Teacher's Day was never so big, ever since it was designated as such, back in 1962. That's because of the planned address of Prime Minister Narendra Modi to thousands of school children.But, what about the teachers who will gather their flock for the big day?
Nearly 43% of school teachers in India are now working under privately managed schools. That's about 4.2 million teachers, of which 3.1 million teach in elementary schools (classes 1 to 8) and the remaining 1.1 million in secondary and senior secondary schools.
While government school teachers get pay scales rang ing from Rs 20,000 to Rs 40,000 per month depending on their level of qualification and experience, most of the private school teachers survive on a pittance. TOI investigated the condition of private school teachers in several 0 states and found many workr ing on salaries as low as Rs 2,000 per month.e A school teacher in East a Delhi, who insisted that her d name shouldn't be revealed e because she may be thrown l out of her job, said her official salary is Rs 28,000 per month, but she actually gets Rs 20,000.“I get a cheque for Rs 28,000 and I give back Rs 8,000 in cash every month,“ she said.Another teacher has recently quit her job after the small primary school she was working in was taken over by a big school chain. She used to earn a maximum of Rs 3,000 per month, after putting her signatures on blank vouchers and registers.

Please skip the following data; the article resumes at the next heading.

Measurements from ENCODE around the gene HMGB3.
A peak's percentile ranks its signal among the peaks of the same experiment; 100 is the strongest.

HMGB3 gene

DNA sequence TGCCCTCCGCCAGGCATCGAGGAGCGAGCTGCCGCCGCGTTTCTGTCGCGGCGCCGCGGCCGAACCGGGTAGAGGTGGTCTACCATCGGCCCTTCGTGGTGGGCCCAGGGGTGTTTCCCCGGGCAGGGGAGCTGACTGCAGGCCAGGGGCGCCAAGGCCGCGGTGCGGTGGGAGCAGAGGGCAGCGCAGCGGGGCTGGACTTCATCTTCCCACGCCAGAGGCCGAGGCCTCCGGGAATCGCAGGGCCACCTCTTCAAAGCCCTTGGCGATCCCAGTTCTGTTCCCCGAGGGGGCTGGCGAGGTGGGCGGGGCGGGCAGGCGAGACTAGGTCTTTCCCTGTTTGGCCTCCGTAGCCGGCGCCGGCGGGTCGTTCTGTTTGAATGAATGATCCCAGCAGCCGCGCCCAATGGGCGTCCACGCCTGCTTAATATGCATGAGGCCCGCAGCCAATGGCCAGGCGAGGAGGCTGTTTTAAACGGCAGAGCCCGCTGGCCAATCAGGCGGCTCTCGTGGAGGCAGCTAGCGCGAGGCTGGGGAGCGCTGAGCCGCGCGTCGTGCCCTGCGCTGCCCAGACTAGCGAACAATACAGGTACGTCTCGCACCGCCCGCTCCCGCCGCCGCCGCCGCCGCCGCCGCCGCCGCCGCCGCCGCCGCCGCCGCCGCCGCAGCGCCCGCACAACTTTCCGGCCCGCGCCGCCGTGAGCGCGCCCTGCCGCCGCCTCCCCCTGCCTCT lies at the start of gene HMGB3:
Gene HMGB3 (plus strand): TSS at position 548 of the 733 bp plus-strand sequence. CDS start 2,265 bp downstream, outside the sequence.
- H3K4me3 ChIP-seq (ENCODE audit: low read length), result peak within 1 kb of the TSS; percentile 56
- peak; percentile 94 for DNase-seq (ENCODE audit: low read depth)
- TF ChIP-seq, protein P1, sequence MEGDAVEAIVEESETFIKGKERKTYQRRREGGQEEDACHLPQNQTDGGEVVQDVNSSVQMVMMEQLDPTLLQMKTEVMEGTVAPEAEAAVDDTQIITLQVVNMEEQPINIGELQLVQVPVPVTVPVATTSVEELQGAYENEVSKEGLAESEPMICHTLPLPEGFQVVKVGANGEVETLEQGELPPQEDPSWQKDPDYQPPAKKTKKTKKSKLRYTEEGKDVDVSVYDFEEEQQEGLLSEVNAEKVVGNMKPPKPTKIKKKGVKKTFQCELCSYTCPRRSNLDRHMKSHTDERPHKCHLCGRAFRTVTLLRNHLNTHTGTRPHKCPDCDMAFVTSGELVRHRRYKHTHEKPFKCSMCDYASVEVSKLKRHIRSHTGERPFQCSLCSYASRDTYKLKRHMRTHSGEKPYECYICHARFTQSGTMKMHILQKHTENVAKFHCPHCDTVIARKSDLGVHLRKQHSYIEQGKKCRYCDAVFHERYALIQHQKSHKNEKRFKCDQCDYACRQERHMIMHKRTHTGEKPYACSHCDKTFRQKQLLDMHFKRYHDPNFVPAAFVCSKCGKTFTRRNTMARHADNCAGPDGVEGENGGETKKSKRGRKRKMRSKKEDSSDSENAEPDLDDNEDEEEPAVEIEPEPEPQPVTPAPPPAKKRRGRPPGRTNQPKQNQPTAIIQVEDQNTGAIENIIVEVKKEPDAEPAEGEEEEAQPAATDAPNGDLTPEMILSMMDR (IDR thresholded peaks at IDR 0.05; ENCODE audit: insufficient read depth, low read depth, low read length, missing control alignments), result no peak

In Varanasi, government school teacher Anita Kumari told TOI that she gets about Rs 30,000 as she is senior with nearly 20 years service experience. But in private schools, everything is “negotiable“. The monthly salary of pri vate school teacher can start with just Rs 2,000, and go up to Rs 10,000,“ says Anita Kumari, a government school teacher in Varanasi.“It depends on what kind of management it is, and how badly she needs the money .“
P V Rajsekhar, a private school teacher in Kurnool, said that he earns Rs 9,000 per month. Most teachers in private schools get similar salaries, he said.
The big private schools in cities probably do not indulge in such shenanigans but throughout the country , small private schools treat their teachers -and students, as a result -this way. It is not surprising that the teaching profession is no longer attracting the best talent.
In government schools located in rural areas, absenteeism is a huge prob lem. There have been several reports -from as far apart as Uttaranchal and Odisha -of teachers outsourcing their jobs to proxies and splitting the salary .
According to a report prepared under the Unified District Information System for Education by NUEPA, a quarter of teachers in private unaided schools are not even qualified to be teachers.